Incoming rules from the EU, UK, Singapore and Hong Kong highlight the need for banks to gain a better understanding of the third party and supply chain risks their customers face.
If large multinational companies were under the illusion that regulators were ‘all bark and no bite’ when it comes to third-party risk management, the first half of this year should have dispelled this perception.
In late January, Airbus agreed to pay fines in excess of USD 4 billion to US, UK and French authorities after the airplane manufacturer effectively admitted it had paid huge bribes on an “endemic” basis to secure contracts in as many as 20 jurisdictions, including China, Japan, Malaysia, Sri Lanka, Indonesia, and Taiwan.
Over eight years of investigations, the US Department of Justice, the UK’s Serious Fraud Office, and France’s Parquet National Financier concluded that third-party companies tasked with bringing in deals for Airbus breached anti-bribery and other laws. The size of the penalties reflected both a systematic lack of controls in place to monitor the activities of Airbus contractors, and the seriousness of regulators to tackle issues involving third-party relationships.
“It’s a very big deal,” remarks Charles Minutella, Head of Enhanced Due Diligence at Refinitiv. “Until companies that are global in nature ensure that their third parties act in a responsible way consistent with how they are expected to act in their own home jurisdiction, then you are going to have these situations.”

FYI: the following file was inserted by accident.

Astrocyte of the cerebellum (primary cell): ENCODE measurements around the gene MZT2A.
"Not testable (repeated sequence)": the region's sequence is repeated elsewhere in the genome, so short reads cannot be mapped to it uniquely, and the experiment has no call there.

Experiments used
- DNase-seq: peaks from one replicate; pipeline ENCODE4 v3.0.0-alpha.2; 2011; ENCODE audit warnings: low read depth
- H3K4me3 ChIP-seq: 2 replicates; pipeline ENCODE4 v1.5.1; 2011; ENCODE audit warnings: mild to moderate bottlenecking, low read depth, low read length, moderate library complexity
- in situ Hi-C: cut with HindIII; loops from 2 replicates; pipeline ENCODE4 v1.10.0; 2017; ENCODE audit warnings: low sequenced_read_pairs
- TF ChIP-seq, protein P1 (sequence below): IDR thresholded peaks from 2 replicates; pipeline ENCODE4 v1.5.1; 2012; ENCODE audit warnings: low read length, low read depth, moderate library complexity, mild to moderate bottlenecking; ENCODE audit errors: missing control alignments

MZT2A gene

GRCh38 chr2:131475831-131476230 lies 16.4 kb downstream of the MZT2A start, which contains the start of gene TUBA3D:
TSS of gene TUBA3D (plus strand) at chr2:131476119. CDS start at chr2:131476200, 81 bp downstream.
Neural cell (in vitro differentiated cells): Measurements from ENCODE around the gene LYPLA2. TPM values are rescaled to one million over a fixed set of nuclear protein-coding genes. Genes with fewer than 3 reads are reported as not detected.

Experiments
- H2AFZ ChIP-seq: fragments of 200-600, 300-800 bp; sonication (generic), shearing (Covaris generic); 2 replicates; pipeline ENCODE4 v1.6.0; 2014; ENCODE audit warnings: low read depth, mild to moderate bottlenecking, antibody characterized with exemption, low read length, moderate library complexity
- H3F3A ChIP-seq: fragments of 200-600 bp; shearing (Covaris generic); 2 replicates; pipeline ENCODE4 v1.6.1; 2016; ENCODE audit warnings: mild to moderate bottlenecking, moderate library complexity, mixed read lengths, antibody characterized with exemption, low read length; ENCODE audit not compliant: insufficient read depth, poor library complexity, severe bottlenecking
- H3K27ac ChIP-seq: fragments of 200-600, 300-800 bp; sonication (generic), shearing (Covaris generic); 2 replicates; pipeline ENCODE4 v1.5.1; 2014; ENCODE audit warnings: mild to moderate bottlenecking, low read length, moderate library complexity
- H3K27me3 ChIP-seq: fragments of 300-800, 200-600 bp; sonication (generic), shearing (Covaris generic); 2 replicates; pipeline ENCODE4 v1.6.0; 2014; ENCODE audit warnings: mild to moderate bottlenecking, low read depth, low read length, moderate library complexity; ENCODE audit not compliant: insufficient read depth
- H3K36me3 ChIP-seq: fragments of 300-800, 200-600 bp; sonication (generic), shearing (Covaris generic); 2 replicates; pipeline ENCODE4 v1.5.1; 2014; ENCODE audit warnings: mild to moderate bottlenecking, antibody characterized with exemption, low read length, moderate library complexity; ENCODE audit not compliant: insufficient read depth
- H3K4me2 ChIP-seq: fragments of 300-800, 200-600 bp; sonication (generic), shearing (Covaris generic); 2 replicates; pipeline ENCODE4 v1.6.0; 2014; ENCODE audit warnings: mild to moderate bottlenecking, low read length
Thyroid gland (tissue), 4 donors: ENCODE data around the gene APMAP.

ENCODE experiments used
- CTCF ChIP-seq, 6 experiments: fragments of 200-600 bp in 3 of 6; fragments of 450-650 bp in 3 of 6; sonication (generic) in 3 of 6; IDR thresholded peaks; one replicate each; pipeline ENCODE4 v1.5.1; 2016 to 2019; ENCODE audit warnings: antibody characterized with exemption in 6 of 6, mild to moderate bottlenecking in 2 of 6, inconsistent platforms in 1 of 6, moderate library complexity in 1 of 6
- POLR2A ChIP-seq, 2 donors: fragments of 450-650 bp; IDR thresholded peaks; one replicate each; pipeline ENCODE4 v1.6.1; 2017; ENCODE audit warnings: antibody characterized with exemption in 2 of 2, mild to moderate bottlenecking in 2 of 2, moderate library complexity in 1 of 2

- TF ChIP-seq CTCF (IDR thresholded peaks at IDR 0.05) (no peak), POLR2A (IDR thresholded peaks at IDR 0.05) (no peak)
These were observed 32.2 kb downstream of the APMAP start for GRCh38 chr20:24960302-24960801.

Recent research released in May by Refinitiv found that 43% of third parties within global supply chains are not subject to any form of due diligence checks, and that 60% of respondents are not fully monitoring third parties for ongoing risks. This is despite 65% of respondents indicating they know or suspect the third parties they deal with to have been involved in illegal, environmentally damaging activities.
Minutella believes that non-financial corporations are about ten years behind banks in terms of their focus on KYC and due diligence. “It’s now finally getting through to corporates that they need to do more to ensure their third party due diligence programmes sufficiently meet the standards expected of regulators, who are increasingly focusing on human rights, environmental risk, corruption, and sustainability.”
The EU in particular has committed huge political capital towards tackling supply chain due diligence. In April, European Commissioner for Justice Didier Reynders announced a plan to introduce new legislation early next year which will require businesses across all sectors regardless of size to carry out due diligence in relation to human rights and environmental impacts of their operations and supply chains.